For instance, the more radios there are in ‘hearing’ distance of a particular transmission, the more likely contention becomes, something which in turn needs to be mitigated through coordination of time/frequency. (This, rather pleasingly, is known as the ‘cocktail party’ problem). By contrast, the company’s single-direction antenna concept is intended to enable direct transmission straight towards the intended recipient, while at the same time “separating out signals that arrive from different directions”.

This is intended to improve scalability – particularly within something like a mesh network – while at the same time embedding resistance to jamming. Discussing these use-cases in relation to the origin of the concept, Plextek’s technology director, Aled Catherall, says: “The work came out of interest we had from a particular partner, who I can’t name. Suffice to say that different organisations have different priorities, for instance controlling their radio signature, or attempting to be robust in response to someone trying to stop communication. Another priority, of course, is network capacity.

“Regarding the latter, the solution is going to be relevant anywhere you’re going to find multiple radios trying to talk at the same time. That could certainly include, for instance, the industrial automation environment. There’s a potential advantage to be had with this in critical communications as well.”

He illustrates the ‘network capacity’ use-case with a personal example of a recent drone flight being interrupted by an IoT transmitter (using LoRa), positioned on a nearby wind turbine. It was, in his words, “spewing straight across the comms bands”. According to the company, the single-direction antennas, once developed, will be suitable for use in devices ranging from two-way radio and smartphones to IoT devices.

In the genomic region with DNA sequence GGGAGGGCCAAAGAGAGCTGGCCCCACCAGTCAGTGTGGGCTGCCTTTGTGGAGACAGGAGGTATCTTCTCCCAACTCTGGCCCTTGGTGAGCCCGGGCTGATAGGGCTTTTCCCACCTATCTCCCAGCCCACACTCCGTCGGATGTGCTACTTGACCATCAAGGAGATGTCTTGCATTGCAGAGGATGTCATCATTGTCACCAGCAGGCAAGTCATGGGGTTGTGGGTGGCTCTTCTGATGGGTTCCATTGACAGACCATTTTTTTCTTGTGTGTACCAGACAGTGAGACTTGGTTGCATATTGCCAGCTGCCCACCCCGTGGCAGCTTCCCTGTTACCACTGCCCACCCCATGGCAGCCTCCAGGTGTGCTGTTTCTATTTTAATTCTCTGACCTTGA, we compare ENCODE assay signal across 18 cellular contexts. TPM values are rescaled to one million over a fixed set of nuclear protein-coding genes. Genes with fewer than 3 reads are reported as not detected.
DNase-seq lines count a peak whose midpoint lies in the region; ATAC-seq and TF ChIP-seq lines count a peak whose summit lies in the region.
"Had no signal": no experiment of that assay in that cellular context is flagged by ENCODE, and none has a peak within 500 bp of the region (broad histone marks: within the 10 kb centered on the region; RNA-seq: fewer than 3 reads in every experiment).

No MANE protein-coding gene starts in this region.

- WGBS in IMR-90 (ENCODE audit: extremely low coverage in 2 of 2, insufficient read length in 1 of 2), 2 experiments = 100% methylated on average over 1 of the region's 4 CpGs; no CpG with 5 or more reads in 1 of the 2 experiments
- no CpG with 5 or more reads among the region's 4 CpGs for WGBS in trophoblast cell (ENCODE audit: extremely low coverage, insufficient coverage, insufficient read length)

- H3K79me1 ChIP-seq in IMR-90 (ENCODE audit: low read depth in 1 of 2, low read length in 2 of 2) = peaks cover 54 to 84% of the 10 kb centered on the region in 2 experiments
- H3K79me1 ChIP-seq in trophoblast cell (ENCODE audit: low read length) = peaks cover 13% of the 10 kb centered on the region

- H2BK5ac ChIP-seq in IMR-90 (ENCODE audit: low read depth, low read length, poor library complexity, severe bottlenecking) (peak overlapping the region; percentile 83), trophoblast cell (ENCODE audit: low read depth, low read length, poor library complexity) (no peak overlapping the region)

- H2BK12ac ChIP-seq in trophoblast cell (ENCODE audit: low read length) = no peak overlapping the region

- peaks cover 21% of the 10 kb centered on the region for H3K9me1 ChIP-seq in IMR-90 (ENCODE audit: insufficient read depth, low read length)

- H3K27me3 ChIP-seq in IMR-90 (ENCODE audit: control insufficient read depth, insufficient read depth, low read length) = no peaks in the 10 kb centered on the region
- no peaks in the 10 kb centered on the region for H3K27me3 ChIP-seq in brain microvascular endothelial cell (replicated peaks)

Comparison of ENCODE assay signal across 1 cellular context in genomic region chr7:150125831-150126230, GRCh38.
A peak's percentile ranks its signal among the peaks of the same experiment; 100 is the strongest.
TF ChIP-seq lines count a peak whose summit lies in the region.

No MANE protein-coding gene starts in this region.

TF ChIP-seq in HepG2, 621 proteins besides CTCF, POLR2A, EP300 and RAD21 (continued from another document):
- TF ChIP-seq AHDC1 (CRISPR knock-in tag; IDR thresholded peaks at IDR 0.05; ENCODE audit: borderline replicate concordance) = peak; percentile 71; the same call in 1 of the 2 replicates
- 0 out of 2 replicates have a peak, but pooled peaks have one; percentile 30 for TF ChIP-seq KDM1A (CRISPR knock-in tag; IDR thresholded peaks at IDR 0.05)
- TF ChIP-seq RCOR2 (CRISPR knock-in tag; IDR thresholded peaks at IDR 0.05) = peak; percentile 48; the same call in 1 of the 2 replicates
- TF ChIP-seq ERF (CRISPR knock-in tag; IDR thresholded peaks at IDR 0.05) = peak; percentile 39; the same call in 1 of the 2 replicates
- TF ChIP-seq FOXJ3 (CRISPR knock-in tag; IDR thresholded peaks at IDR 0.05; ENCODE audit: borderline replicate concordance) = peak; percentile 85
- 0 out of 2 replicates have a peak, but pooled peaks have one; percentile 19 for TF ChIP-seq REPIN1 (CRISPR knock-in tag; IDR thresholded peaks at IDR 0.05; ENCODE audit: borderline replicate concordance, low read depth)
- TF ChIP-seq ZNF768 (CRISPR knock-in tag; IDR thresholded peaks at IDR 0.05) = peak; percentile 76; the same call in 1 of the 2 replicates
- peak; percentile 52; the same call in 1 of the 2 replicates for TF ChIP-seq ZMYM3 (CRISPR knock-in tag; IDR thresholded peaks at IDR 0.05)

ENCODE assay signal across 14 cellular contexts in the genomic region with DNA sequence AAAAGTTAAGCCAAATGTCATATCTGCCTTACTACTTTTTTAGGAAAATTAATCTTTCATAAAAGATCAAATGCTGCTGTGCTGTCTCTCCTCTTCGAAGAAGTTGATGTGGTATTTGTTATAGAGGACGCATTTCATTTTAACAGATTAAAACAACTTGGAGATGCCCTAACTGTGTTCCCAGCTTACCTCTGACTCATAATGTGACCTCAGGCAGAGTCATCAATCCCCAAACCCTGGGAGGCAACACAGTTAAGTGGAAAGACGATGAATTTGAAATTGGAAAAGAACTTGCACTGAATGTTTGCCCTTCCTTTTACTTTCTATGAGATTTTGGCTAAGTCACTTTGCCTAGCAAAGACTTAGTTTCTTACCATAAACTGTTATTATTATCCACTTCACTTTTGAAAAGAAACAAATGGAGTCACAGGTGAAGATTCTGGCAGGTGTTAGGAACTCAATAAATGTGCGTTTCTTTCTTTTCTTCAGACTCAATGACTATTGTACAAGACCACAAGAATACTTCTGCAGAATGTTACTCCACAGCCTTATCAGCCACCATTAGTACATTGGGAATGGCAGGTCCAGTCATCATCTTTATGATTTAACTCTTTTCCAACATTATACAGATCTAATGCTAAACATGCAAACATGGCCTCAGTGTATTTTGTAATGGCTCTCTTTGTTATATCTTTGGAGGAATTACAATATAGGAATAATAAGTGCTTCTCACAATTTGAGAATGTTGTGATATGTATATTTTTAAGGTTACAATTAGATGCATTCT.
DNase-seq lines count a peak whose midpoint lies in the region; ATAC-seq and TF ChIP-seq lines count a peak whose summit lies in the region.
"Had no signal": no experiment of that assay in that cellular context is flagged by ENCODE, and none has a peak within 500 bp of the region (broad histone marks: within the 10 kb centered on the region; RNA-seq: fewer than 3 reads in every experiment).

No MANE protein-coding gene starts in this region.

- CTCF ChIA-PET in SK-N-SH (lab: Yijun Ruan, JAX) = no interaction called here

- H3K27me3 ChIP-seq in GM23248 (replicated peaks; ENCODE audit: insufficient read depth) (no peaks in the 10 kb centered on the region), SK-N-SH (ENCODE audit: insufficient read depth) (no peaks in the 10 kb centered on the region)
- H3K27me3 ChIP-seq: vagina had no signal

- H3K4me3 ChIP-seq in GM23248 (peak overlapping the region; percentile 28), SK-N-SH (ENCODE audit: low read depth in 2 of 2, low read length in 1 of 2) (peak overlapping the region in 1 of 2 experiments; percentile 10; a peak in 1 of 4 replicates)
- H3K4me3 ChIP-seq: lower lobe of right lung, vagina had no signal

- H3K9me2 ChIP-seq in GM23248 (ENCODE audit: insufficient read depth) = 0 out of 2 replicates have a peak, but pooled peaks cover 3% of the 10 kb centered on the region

Spectrum unlocked

Staying on the subject of the network, our final innovation is Nokia’s MulteFire, which the company describes as intended to “unlock global unlicensed spectrum for private 4.9G/LTE”. (Unlicensed spectrum is a term used to describe frequencies which have not been designated in relation to a particular use, such as by the utilities sector).

Launched in the summer of last year, the product was marketed as an “industry first”, combining what Nokia refers to as its Industrial MulteFire router 700 equipment, alongside an access point for the company’s Digital Automation Cloud.

Discussing the MulteFire solution at the time of launch, a spokesperson for the company said: “It is suitable for both permanent networking and temporary deployments, in use-cases such as sporting and cultural events, media broadcasting, construction sites, field hospitals and public emergencies. With deployment available globally, it can be used by customers currently without access to licensed spectrum or to bring additional capacity as a complementary layer to wireless networks.”

According to Nokia’s head of enterprise solutions marketing, Stephane Daeuble, the idea for MulteFire began to germinate around five years ago, with the company already exploring the potential of private networking using unlicensed spectrum, in collaboration with chip manufacturer Qualcomm.

Discussing this, he says: “We set out with [Qualcomm] to effectively take 3GPP standard 4G for use with unlicensed spectrum. They were already planning to facilitate that, in order to provide adequate downlink capacity, via innovations that you may have heard about.

“However, we felt that we needed to develop the downlink and the uplink together, for the purpose of facilitating full private networks. This resulted in a first release which defined the necessary standards, and what needed to be accomplished in order to operate 4G in the 5GHz spectrum. We felt this presented a really good opportunity because of the over-450MHz of bandwidth available globally. It was a prime unlicensed band for us.”

Companies involved in the development and manufacture of business communications are becoming increasingly user-focused. Couple this with the innovation being demonstrated around the technology itself and it is hard not to be optimistic – both in this current, still new, year, and beyond.